BookReview: The End of Faith: Religion, Terror, and the Future of Reason
by Sam Harris, Norton, 2004, 0-39303515-8
Develops evidence that moderation in religion gives way to extremism. If we deny the existence of the supernatural, we give no room for extremism. Islam is worse than Western culture, because it promotes the death of infidels, much as Christianity does. However, Islam still implements its edicts (honor killings). Last chapters lost me. Especially on torture so I wrote him this note:
Thanks for the incredibly deep and rich book. Possibly the most eye-opening question for me was: Can we say that Middle Eastern men who are murderously obsessed with female sexual purity actually love their wives, daughters, and sisters less than American or European men do? The book made me think differently, thanks.
I was, however, disappointed by your treatment of torture. To me, the use of force -- physical or mental -- is an ethical question that must be resolved within the context. There are two questions: is force ethical and what force should I apply?
In war, force is generally ethical. However, this is predicated on the fact that the war itself is ethical. Some simple "facts" about our intention to go to war in Iraq have yet to be proven true. This puts into question whether the U.S. Government's choice to use force was ethical. Unlike your news anchorman on p. 94 (who works for Fox or NPR, btw?), the U.S. Government's credibility depends on its ability to prove its accusations. It hasn't, and as such, makes the entire case for the use of force in Iraq, and thusly Guantanamo, built on shifting sands.
You furthermore make some interesting leaps of faith in the following statement: "There, after all, no infants interned at Guantanamo Bay, just rather scrofulous young men, many of whom were caught in the very act of trying to kill our soldiers." We actually don't know who they are holding in Guantanamo. What is missing is that these folks (male or female, young or old?) were captured in foreign countries, which we attacked, and none of those countries citizens had actually attacked ours; it was 19 Saudis who killed 3,000 people on our soil. One could argue those folks had an ethical right to defend their country. If someone walks into your house with a gun, do you have the ethical right to attack first? Yes. Furthermore, we haven't even bothered to take Osama Bin Laden to court in absentia.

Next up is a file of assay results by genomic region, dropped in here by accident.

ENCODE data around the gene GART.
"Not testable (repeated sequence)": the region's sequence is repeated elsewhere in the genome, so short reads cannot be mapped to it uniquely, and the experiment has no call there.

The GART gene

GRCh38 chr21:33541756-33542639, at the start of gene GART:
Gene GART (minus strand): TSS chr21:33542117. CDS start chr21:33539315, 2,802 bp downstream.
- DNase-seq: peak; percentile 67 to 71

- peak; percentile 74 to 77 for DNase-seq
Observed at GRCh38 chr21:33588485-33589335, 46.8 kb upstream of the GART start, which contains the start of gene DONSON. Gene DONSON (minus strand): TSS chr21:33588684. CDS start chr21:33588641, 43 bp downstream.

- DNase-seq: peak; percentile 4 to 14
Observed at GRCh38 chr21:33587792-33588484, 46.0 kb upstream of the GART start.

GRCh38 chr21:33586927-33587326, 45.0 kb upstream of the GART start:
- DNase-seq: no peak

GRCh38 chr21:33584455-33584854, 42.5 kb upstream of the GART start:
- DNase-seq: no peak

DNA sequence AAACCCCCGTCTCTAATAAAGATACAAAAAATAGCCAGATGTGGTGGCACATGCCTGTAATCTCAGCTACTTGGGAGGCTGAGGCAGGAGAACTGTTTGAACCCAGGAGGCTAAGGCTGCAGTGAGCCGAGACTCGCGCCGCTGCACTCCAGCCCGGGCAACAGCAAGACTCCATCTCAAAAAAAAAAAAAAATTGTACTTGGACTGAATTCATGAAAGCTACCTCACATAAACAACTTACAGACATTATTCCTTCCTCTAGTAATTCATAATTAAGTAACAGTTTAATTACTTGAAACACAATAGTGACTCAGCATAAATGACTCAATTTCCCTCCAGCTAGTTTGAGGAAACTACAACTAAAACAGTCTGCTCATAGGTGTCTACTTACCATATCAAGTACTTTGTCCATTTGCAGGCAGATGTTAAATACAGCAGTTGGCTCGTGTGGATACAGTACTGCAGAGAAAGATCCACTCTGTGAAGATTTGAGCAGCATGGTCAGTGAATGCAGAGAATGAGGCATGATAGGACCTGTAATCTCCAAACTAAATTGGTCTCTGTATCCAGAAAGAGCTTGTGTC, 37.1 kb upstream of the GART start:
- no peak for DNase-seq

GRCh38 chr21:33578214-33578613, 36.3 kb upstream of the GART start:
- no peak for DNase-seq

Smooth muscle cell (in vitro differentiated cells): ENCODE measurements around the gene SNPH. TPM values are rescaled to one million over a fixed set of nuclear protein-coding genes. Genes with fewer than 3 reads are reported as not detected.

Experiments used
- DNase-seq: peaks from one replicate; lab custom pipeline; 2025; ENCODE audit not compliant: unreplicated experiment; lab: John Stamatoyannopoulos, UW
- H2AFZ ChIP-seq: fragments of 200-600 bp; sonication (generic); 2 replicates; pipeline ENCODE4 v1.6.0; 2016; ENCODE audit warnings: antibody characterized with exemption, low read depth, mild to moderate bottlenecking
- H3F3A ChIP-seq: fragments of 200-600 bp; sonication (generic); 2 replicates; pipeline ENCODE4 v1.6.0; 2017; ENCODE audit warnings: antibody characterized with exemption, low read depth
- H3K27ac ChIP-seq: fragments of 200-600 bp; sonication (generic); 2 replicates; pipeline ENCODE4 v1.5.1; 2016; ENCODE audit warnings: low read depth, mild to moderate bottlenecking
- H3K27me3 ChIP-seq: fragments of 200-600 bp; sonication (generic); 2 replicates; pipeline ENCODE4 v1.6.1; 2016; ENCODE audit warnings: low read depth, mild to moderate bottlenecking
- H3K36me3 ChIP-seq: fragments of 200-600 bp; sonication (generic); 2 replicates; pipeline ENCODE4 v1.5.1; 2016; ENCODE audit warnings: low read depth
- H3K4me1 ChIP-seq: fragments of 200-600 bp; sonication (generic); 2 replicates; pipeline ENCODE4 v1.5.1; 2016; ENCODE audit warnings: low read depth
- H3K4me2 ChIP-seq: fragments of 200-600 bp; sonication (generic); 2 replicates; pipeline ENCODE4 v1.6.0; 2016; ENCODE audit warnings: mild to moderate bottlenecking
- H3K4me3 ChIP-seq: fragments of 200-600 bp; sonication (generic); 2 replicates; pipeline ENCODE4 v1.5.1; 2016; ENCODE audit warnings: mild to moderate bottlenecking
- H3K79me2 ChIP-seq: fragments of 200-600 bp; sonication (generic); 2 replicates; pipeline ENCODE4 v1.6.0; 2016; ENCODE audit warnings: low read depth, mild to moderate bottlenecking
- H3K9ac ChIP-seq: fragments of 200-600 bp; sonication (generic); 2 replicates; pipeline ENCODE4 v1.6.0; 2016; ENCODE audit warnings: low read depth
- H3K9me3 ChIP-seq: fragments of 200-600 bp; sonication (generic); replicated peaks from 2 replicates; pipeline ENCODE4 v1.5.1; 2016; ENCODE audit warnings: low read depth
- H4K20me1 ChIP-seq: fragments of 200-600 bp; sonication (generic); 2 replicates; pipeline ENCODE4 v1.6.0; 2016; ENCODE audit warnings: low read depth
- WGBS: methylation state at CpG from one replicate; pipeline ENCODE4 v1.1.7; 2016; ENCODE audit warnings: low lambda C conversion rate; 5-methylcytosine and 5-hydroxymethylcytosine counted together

My doubts are not that Islam is a violent religion, or that we have forced terrorism on us. Rather, we have failed to prove the case for the use of force, and thusly torture.
Leaving the yes/no question aside. How much force should we apply? Torture is but one means to an end. Deception is another -- as your escapade in Prague suggests. The question of the ticking time bomb is posed too narrowly. We can use deception and other forceful means of extracting information from the unwilling, including simulating torture of the unwilling's family. I would argue that simulating physical torture is better than actually inflicting it.
When someone attacks you, you feel anger. Torture is as much a means to extract information as it is a way to extract vengeance. Capital punishment is a form of legalized torture in the U.S. It is implemented after the information is extracted, and its victim has been proven guilty beyond a reasonable doubt. It's primary purpose is for vengeance. The U.S. military in Afghanistan, Iraq, Cuba, and ??? are not above anger, and likely have been using torture as a means of vengeance.
Finally, there is a relativist dimension to force. It comes down to "Lord of the Flies" ethics, if you will. If you use force, you bet others will against you. Moreover, if you use force on an innocent, you may have created an enemy, a new convert to the faith of hate. That may be strategically inept. For if you do use force on an innocent, and you indeed find out he is innocent. You must let them go -- in my ethics. If the force has made them psychotic -- an unfortunate and unpredictable side-effect of torture -- and that person clever and resourceful, you may end up creating an even bigger disaster on your hands.
If you analyze the situation in Iraq, you may find that this is precisely what has happened. Many otherwise peaceful and innocent and non-extremist Muslims are now taking up arms. This is not an ethical problem, but a strategic one caused by extremely poor tactics. Force is a tactic, not a strategy, and the U.S. Government seems not to have a strategy at all in its recent wars.
One last comment on your comment on a cold war with Islam. Pakistan has nuclear weapons and is Muslim and is in a cold war with India. One distinguishing feature of Islamic leadership is a strong sense of self-preservation as Al Sadr -- among others -- has clearly demonstrated. They don't "eat their own dog food" as much as you think they do.
Again, thanks for a book that changed the way I think about things.
Cheers, Rob Nagler
Via Rob 2004
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